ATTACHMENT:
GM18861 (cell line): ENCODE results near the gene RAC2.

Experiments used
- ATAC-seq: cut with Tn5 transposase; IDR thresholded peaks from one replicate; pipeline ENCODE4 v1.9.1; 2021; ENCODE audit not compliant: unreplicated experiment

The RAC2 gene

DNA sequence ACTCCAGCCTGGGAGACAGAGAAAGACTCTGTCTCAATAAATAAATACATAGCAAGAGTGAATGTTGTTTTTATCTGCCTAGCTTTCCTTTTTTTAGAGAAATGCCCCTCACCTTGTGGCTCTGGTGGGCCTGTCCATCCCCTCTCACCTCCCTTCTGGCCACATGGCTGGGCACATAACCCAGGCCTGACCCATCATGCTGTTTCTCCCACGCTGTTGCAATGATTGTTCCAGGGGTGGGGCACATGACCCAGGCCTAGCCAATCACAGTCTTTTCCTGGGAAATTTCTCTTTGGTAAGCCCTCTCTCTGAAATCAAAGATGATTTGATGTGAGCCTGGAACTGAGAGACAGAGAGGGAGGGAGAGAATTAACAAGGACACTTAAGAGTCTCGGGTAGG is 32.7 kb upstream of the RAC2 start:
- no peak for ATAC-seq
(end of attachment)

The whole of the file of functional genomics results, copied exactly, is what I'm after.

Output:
GM18861 (cell line): ENCODE results near the gene RAC2.

Experiments used
- ATAC-seq: cut with Tn5 transposase; IDR thresholded peaks from one replicate; pipeline ENCODE4 v1.9.1; 2021; ENCODE audit not compliant: unreplicated experiment

The RAC2 gene

DNA sequence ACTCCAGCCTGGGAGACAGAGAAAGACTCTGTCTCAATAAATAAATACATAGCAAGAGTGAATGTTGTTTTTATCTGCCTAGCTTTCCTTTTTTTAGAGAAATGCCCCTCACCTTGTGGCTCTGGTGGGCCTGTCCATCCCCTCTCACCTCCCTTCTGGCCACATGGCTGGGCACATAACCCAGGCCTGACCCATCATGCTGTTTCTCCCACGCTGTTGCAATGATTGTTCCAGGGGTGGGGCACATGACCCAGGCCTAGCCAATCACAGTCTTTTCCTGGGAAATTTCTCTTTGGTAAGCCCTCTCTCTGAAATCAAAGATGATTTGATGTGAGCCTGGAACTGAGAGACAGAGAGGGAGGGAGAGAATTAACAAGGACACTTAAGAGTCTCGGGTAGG is 32.7 kb upstream of the RAC2 start:
- no peak for ATAC-seq